It’s Monday! What are you Reading? is a meme started by Book Journeys. The folks over at Teach Mentor Texts and Unleashing Readers have given it a children’s/YA spin. I thought it would be a fun way to recap last week’s reading and give a sneak peek of my TBR pile.
If you click the image above, then you can connect to other participating blogs and discover even more new books.
Last Week’s Books:
Four books this week means I am getting back to my normal average for the school year! Planning for these intervention classes is getting to be more routine and manageable, so that’s better….
Chupacabra by Roland Smith is sure to delight fans of his books. Not only does it recount another exciting adventure in the lives of Grace and Marty, but it also manages to tie their three books into Jaguar, Sasquatch, and more. And he did it on purpose (of course), as he tells us on his Facebook fan page!
Frances O’Roark Dowell’s The Second Life of Abigail Walker was wonderful magical realism, as I expected, but I did not expect that it would be an important book about bullying and the power of standing up for oneself. The best thing about that? Its subtlety.
Oh, how I was waiting for Anne Ursu’s The Real Boy. I started hearing about it this summer and was jealous of all the ARC readers. However, as I tweeted, I “went dark,” just as I did for Neil Gaiman’s The Ocean at the End of the Lane this summer–refusing to read reviews of it because I wanted an untainted experience. And Anne Ursu favorited my tweet, which was an awesome author-swoon moment. I found The Real Boy to be a beautiful book and a clever book and a book that so, so many people should read or have read aloud to them. They deserve to know Oscar, and know about Oscar, and know about how Oscar perceives his world. I love this book as much as I love Breadcrumbs. Anne Ursu has won my heart.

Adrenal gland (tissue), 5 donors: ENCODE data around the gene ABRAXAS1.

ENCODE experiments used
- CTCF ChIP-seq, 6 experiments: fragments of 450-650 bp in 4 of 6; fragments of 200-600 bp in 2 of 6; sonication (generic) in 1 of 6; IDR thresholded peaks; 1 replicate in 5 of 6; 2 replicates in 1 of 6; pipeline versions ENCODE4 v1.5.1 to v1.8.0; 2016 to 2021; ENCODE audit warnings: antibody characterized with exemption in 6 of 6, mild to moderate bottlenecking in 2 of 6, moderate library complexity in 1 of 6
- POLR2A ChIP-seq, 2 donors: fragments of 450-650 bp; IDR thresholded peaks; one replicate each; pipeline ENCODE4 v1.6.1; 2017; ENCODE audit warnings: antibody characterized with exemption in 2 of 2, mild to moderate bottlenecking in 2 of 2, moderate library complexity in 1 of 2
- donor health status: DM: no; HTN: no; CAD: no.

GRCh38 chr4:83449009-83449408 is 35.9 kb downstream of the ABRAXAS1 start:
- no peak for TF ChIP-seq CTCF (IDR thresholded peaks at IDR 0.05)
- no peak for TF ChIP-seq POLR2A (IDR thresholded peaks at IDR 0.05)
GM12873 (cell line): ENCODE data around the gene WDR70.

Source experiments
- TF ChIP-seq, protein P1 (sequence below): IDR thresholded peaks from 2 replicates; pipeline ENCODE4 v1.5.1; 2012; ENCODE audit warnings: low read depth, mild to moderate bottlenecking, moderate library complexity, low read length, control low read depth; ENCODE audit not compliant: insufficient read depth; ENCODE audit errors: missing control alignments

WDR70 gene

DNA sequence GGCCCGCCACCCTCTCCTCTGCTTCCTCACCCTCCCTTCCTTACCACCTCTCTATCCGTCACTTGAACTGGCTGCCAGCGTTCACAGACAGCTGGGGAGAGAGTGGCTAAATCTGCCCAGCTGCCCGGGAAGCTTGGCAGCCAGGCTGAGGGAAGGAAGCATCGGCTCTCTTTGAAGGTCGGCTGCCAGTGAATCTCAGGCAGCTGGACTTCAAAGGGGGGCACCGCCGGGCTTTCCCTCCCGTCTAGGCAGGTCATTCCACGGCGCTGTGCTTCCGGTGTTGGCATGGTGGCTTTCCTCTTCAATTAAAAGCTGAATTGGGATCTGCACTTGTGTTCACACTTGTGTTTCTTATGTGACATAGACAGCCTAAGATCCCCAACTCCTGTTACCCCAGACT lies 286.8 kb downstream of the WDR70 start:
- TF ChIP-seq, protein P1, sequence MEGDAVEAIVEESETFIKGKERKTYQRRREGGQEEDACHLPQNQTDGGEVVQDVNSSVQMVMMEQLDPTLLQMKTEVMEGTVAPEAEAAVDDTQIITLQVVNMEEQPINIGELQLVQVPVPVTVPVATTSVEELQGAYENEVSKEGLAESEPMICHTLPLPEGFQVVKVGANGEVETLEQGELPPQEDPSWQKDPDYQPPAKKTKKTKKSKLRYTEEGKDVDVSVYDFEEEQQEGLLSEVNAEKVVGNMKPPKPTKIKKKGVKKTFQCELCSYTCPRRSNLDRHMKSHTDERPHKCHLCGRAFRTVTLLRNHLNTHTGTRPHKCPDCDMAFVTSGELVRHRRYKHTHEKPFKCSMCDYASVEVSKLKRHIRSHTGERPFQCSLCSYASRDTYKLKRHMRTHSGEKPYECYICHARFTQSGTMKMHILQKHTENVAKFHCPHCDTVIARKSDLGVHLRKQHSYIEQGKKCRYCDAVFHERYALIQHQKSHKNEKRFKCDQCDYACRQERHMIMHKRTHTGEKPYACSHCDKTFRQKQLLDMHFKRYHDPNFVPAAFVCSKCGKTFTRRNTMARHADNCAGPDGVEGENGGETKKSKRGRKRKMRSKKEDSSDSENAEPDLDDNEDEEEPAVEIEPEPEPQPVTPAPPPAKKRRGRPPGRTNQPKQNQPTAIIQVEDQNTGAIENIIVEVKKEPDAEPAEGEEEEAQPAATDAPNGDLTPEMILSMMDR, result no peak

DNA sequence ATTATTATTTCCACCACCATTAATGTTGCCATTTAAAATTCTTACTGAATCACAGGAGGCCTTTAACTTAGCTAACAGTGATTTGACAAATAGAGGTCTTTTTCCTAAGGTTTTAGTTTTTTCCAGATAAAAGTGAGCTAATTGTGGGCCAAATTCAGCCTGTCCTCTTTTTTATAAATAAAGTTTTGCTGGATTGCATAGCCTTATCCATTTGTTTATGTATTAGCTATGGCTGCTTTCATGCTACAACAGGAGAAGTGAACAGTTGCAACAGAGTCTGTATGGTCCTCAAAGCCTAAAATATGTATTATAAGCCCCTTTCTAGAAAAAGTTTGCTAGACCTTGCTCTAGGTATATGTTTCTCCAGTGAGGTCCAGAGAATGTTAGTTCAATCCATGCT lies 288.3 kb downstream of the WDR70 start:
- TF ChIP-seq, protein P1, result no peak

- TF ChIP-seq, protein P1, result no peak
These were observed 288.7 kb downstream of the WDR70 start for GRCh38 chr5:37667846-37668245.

I can see David Lubar’s Numbed! (published tomorrow) becoming a favorite among math teachers and kids who love numbers. A short book for the middle-grade set, it recounts what happens to best friends Logan and Benedict when all of their math knowledge (even basic addition!) is permanently “numbed” by a combination of robot attack and slushie brain-freeze. In order to get their math brains back before the big test, they must solve a slew of challenges at the Mobius Mathematics Museum. I could see math teachers reading this book in order to introduce some new concepts in a fun way. Not sure all of his fans will love this as much as they love the Weenies books, though.
This Week’s Books:
The author of Powerless takes on the origin story of Robin Hood? Yes, please! Reading e-galley, due to be published soon–October 8th.
I spent a lot of time this summer on YA books, so I am beefing up my 6th grade novel pool by reading Planet Middle School by Nikki Grimes and Almost Home by Joan Bauer. Although Almost Home will be an easy sell since it is featured at my Scholastic Book Fair this week, and the folks at Scholastic have provided a dynamite trailer for it as part of their middle school fair video.
- Reading in the Wild by Anne Ursu (nerdybookclub.wordpress.com) – a beautiful piece Anne shared with the Nerdy Book Club about her son, Dash
- The Real Boy by Anne Ursu – Reviewed by Linda Urban (nerdybookclub.wordpress.com) – no spoilers – I PROMISE